World Turban Day was just celebrated on April 13th. Started in 2004, this day aims to propagate awareness about the importance of the turban for the Sikh community and the requirement to don the turban for all adult males as mandated for Sikhs by Guru Gobind Singh.
Sikhism was founded in the 15th century by the visionary peasant Nanak Bedi as a caste-less religion preaching equality.
Despite being the fifth largest world religion, Sikhism is one of the least understood traditions
The turban or “dastar” or “pagri” often shortened to “pagg” refer to the covering worn by men and some women. It is a head wear consisting of a long scarf-like single piece of cloth wound round the head or sometimes an inner “hat” or patka. Sikhism is the only religion in the world in which wearing a turban is mandatory for all adult males.
Since 9/11 in 2001, the turban or the ‘pagg’ was surrounded by many controversies due to the wrongful linking of this customary head wear, with Osama bin Laden,
the Muslim leader of al Qaeda who was often been pictured wearing a turban.
“My turban is having one of those days; in an awkward phase, tied ten different ways, causing eyebrows to raise and eyeballs to gaze.”
–Harmohanjit Singh Pandher
Sikhs in India have observed World Turban Day in an effort to raise awareness that Muslims are not the only people to wear a headdress as a religious duty, as there has been a spate of assaults and killings of Sikhs by extremists in the west, as the distrust and aggression against Sikh community was caused by a general ignorance about the religion.As a result, many men wearing a turban and beard were looked upon with suspicion, and were often mistaken for Islamic fundamentalists since the attacks on the US.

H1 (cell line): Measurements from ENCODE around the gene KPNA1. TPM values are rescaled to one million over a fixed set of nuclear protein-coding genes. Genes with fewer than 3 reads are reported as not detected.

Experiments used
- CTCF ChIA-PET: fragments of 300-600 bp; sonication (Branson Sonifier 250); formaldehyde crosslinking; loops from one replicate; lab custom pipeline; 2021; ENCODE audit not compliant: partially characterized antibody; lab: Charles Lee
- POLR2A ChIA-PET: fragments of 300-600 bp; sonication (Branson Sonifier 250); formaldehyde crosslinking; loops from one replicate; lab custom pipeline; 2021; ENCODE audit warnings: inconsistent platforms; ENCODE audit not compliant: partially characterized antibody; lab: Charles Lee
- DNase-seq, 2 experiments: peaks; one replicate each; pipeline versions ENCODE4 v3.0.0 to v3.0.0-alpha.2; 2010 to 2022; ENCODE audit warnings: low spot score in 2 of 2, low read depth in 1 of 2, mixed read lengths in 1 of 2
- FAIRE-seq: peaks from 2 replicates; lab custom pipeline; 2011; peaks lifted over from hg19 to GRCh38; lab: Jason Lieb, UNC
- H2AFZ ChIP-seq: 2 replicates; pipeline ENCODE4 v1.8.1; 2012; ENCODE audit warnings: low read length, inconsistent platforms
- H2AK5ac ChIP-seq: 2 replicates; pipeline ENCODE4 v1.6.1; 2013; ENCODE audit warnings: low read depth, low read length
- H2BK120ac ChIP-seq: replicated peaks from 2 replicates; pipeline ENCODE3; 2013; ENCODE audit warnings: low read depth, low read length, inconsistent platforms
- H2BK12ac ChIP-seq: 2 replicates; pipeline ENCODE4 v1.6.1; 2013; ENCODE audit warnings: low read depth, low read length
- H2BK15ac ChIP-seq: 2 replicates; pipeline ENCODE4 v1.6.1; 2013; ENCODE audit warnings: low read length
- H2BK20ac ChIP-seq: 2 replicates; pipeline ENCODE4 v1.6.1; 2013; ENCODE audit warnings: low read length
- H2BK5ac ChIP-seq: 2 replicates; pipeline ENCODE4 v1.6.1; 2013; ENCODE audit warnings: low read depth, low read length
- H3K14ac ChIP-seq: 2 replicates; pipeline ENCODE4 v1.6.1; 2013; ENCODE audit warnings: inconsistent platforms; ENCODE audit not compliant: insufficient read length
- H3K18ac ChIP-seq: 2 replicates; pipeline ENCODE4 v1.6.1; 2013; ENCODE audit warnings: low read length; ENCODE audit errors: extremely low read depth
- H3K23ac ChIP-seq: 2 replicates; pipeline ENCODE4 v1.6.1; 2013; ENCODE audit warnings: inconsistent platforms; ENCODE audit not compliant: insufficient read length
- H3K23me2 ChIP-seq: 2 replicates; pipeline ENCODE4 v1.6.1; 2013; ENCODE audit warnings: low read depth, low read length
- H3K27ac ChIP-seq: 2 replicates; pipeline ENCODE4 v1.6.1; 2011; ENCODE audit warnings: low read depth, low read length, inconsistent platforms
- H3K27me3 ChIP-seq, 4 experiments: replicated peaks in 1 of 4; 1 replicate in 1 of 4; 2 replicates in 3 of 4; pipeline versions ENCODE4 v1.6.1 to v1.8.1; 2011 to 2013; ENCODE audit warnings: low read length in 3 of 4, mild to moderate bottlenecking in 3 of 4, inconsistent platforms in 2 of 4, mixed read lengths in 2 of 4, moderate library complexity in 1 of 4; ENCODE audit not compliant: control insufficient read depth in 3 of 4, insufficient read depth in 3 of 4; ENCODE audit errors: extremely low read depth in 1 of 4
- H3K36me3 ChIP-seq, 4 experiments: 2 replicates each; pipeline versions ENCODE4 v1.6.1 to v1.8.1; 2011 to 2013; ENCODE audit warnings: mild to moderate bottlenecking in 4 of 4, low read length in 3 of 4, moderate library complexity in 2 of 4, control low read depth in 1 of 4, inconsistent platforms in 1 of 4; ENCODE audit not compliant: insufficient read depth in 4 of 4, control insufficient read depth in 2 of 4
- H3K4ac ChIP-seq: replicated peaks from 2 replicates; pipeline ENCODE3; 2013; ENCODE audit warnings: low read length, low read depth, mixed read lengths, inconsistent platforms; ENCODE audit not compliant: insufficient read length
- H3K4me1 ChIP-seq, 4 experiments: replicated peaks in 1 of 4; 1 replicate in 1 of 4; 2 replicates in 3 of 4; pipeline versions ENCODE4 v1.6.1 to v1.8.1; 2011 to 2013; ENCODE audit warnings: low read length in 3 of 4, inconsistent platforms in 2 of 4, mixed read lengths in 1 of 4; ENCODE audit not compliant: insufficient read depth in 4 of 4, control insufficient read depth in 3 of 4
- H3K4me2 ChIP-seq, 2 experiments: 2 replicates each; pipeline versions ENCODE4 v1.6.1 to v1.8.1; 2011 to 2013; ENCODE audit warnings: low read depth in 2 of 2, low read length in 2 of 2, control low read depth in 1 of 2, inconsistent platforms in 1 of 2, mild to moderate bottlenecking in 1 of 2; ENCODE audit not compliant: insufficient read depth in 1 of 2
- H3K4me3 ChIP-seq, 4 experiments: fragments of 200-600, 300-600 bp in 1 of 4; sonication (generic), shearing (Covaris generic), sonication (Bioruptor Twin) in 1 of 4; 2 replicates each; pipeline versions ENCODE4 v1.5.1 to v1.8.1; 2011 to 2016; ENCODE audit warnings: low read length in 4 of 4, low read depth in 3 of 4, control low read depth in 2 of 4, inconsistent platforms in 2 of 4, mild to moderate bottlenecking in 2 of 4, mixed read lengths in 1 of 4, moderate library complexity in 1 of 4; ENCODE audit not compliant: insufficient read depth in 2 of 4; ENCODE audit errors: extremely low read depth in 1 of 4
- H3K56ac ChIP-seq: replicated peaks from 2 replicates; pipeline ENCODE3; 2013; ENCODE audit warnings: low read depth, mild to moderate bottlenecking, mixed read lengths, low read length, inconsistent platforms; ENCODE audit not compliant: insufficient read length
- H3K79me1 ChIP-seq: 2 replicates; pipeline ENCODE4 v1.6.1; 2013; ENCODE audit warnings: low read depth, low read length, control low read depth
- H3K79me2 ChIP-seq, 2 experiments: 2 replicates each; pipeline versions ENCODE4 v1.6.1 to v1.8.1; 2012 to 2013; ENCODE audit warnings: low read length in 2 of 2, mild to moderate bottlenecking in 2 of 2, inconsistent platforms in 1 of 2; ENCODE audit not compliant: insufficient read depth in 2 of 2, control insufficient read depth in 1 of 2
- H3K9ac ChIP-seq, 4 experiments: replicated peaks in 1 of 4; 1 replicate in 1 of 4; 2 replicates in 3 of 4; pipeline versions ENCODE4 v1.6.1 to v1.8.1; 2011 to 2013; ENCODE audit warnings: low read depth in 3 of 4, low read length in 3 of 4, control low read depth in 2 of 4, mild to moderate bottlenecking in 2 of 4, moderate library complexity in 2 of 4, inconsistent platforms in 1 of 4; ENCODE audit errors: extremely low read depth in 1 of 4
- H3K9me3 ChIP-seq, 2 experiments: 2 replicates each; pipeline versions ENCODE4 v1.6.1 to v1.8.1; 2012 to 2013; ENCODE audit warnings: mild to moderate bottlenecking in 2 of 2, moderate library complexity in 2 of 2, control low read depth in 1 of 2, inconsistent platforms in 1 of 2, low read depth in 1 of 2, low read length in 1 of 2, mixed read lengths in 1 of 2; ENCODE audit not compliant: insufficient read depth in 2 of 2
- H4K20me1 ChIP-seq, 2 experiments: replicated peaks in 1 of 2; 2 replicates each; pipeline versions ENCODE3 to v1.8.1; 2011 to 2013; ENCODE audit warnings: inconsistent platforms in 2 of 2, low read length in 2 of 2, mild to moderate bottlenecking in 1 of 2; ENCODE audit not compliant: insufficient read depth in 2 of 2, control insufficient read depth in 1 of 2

For Sikhs the turban and the kesh (uncut hair), symbolise love and obedience to the wishes of the religion’s founders more than 500 years ago.Although the keeping of unshorn hair was mandated by Guru Gobind Singh as one of the Five Ks or five articles of faith, it has long been closely associated with Sikhism since the very beginning of Sikhi in 1469.
If there is one big leveller for people, irrespective of their religion, caste, gender, social status or riches, it is the “langar”, or community kitchen, at the Golden Temple complex, where the holiest of Sikh shrines, the Harmandir Sahib, is located, in this city considered holy by Sikhs.